Sang Kromah was born in Philadelphia, PA and grew up in the sleepy suburb of Sykesville, Maryland, the setting of her debut novel. As a child, Kromah would sit in the living room with her brother and listen to her parents recount the fairy tales of their native land of Liberia, absorbing in the words and pictures. Born a storyteller, Kromah would run away with the tales, creating her own versions of the stories for her younger brother.
While her peers were playing Super Nintendo, she was busy being "Harriet the Spy". She was first introduced to the book in the second grade, and from then on, it was her Holy Grail. She would spy on her family and neighbors, writing the things she had observed in her leather-bound journal; making comments, and notes on the subtle things they did that no one else would notice. She had the ability to pinpoint quirks that made them stand out; those little character traits that set them apart from others. And from her notes, many of her stories were born.
Some people experience fulfillment singularly through their own personal growth, and there is absolutely nothing wrong with that. But for Sang, fulfillment is achieved when the playing field is leveled by providing opportunities for growth for the underdogs or those who are, often times, forgotten. She works as a communications specialist and Executive Director of Resources and Outreach of Liberia (ROL), a registered US-based nonprofit organization that bridges the gap between Liberia's under-resourced education and health sectors by creating sustainable opportunities. For the last four years, she’s divided her time between New York, Baltimore, and Monrovia, Liberia, spearheading projects like Project READ (Restoration Education And Development), an initiative with a goal of creating safe places in Liberia for girls. These will be places that employ girls with growth and leadership opportunities. Project READ’s first project is to open a girls' drop-in center and a public library.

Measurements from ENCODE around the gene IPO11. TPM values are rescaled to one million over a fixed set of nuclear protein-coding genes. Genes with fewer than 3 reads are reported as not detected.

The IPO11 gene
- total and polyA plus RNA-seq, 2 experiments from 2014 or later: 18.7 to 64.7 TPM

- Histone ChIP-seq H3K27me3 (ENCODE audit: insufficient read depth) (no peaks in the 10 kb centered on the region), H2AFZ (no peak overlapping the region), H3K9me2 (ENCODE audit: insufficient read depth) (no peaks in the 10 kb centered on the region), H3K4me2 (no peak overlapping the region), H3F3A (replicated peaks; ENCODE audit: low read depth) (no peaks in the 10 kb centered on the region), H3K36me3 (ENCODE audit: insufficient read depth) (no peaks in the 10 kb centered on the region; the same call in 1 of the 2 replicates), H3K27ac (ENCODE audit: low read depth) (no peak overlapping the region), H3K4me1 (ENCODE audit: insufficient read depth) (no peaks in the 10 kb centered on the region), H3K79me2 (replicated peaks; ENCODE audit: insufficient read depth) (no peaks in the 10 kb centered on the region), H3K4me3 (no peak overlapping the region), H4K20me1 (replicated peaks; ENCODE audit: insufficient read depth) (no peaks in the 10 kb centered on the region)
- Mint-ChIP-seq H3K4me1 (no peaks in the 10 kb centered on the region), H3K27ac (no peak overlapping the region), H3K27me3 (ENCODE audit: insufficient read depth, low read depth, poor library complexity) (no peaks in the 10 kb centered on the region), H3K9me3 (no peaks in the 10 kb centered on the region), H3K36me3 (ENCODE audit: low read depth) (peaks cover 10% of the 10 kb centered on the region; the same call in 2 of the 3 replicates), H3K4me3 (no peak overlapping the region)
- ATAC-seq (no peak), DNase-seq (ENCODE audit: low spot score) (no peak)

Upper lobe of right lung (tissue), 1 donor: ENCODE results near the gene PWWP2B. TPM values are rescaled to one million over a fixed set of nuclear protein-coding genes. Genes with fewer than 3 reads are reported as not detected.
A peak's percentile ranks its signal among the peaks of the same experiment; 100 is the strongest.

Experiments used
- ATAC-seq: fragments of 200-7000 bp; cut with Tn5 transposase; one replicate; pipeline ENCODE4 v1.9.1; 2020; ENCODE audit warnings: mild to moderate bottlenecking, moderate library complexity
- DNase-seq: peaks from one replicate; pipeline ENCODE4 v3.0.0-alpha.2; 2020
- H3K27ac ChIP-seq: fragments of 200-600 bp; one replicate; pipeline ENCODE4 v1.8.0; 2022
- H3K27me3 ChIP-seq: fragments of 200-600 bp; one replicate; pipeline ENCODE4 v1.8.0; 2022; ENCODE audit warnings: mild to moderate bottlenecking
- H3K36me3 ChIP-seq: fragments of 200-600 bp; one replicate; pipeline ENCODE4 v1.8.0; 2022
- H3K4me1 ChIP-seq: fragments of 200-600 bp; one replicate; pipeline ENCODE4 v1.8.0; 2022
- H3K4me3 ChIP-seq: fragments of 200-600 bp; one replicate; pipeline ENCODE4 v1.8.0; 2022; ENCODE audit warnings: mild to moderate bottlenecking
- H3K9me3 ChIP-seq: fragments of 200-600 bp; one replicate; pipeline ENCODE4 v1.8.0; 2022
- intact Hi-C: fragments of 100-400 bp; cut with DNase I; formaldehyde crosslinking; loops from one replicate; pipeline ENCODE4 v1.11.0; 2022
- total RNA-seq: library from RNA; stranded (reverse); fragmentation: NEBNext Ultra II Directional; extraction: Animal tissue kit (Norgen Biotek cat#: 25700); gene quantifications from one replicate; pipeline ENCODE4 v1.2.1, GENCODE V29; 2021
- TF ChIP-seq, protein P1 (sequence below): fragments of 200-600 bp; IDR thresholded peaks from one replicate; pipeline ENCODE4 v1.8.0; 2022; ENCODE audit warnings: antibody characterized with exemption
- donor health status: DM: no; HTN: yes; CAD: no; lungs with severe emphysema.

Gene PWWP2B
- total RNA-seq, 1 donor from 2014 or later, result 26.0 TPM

Project READ has acquired well over 40,000 books for their library so far, was featured in The Huffington Post, their progress was featured on Baltimore's ABC2 News in December 2015, is a recent grantee of a seed grant from The Pollination Project, and a recent grantee of 4imprint’s Onebyone Products Grant. Project READ is fighting to end the epidemic of Sexual and Gender-Based Violence against girls in Liberia by turning victims into survivors and implementing programs that will help prevent the victimization of at-risk girls. Through a full library of books, one on one counseling, arts programs, weekly group discussions and activities, daily tutoring, career training, community outreach projects, and a place to stay during times of emergencies, Project READ will give girls wings to soar. Last year, Kromah also launched a global social change initiative, Project GirlSpire, with a mission of passing on empowerment from girl to girl, nation to nation. Project GirlSpire is putting together an anthology of short stories written by women and girls to inspire girls globally.